A driving lesson

Ya know what really gets my goat? What grinds my gears? What frustrates the doo-dah out of me (that last one is something my grandma says)?

Merging traffic.

People in Atlanta cannot seem to master the art of polite merging or polite-merge-letting. I’ll illustrate what I mean.

Lesson 1. Accommodating a Merging Vehicle.

When one is getting on the highway using an on-ramp, especially when one is using one’s turn signal to indicate that he or she must get over due to the fact that the on-ramp lane soon ends, thus merging into the highway’s furthest right-hand lane, an individual who is driving in the furthest right-hand lane should

  1. Slow down to accommodate oncoming vehicles.
  2. Speed up to allow oncoming vehicles free space to merge.
  3. Switch lanes to the left to give the merging car room to merge.
Note how –going the same speed as the oncoming vehicle in order to refuse them a place in which to merge regardless of the fact that said oncoming driver’s lane abruptly ends– is not an option.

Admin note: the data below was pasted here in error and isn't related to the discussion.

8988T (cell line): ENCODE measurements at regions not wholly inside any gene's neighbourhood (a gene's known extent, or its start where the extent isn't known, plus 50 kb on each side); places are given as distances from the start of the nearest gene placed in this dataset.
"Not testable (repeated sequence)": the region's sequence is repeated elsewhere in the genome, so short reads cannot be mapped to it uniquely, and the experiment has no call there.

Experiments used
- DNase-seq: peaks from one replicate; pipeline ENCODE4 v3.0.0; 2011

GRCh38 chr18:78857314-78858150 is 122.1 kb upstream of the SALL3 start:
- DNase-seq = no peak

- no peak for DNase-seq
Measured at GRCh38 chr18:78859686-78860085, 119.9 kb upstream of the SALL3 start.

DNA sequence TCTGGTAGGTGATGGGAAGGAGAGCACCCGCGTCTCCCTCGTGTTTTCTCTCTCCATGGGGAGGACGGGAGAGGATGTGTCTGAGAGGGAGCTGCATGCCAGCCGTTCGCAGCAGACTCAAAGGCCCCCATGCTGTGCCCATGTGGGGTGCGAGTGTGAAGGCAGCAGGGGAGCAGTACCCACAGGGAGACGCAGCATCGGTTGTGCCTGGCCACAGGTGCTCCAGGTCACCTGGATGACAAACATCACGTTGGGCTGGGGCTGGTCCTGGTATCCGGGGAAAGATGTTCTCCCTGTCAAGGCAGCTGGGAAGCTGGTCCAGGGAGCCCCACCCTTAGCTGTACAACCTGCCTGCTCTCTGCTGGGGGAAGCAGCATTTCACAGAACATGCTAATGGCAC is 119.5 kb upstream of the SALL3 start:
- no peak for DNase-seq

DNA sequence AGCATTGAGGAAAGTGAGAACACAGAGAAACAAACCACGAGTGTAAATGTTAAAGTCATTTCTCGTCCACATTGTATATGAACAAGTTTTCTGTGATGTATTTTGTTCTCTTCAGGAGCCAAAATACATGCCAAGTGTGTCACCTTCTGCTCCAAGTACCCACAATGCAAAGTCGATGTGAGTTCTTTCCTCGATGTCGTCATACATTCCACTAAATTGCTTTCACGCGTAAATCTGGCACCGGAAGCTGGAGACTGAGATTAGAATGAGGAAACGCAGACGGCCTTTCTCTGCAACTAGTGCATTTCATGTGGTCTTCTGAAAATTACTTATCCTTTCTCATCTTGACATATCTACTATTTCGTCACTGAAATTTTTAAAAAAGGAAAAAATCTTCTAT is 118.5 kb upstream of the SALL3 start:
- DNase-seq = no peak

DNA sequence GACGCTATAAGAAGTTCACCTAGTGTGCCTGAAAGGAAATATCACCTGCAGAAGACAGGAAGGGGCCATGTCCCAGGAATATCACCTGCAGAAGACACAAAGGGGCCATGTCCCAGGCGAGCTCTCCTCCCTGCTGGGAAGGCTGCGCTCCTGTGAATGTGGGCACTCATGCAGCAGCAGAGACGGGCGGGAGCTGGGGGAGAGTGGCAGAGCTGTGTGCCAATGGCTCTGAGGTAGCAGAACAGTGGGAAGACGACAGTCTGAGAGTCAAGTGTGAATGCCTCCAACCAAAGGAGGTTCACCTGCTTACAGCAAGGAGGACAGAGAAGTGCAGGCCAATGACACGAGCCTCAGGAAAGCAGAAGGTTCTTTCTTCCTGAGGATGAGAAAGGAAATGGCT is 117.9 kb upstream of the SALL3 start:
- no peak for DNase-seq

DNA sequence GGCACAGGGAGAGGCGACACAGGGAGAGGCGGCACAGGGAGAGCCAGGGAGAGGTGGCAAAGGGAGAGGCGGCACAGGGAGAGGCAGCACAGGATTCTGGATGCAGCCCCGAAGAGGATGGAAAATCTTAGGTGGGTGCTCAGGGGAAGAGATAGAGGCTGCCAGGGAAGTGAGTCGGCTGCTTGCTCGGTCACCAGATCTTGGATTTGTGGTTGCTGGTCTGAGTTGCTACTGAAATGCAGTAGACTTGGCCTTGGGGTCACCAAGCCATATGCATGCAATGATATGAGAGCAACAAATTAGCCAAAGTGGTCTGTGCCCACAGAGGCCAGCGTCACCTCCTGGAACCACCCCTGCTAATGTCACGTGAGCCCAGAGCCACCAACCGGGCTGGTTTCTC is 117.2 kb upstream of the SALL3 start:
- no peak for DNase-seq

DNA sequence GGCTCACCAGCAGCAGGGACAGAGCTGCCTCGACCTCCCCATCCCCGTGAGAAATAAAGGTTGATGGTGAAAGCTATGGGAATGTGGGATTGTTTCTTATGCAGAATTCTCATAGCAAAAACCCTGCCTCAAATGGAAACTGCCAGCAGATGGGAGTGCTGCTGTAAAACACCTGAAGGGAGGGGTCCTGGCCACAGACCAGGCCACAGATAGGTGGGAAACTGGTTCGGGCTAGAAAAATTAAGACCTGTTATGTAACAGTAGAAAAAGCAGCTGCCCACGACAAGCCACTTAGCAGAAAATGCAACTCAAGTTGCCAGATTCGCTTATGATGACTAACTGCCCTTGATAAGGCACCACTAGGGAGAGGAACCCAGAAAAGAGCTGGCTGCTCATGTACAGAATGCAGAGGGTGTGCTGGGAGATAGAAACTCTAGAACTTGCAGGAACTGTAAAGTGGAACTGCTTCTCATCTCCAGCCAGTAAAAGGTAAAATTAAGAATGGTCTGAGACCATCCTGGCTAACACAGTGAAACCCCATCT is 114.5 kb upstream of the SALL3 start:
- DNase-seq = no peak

Let’s move on.
Lesson 2. How to be a good merger.
Oftentimes when one is traveling on a highway one must merge or switch lanes in order to enter or exit said highway. The rules of merging are simple.
  1. Don’t wait till the last minute to get over. Not only does this cause traffic behind you to slow down, but it’s also dangerous to cross four lanes of traffic at 70 miles per hour hoping that there will be an open spot on the other side. Get over first thing so you don’t cause a ruckus down the line.
  2. Don’t stop in the middle of the road in order to merge. That’s why you don’t wait until the last minute. Stopping , I mean, all the way to zero mph in the middle of the 285 loop is dangerous. Not only because the speed limit is 55, but because people go 80. Dummies.
This seems like a simple concept. However, Atlanta traffic defies logic.
Advertisements

One thought on “A driving lesson

  1. I believe that most state driving handbooks teach that #3 is the best option for those already in traffic, and instead of slowing down or speeding up they should maintain a constant speed for the BENFIT of the merging traffic.

Got Something to Add?

Please log in using one of these methods to post your comment:

WordPress.com Logo

You are commenting using your WordPress.com account. Log Out / Change )

Twitter picture

You are commenting using your Twitter account. Log Out / Change )

Facebook photo

You are commenting using your Facebook account. Log Out / Change )

Google+ photo

You are commenting using your Google+ account. Log Out / Change )

Connecting to %s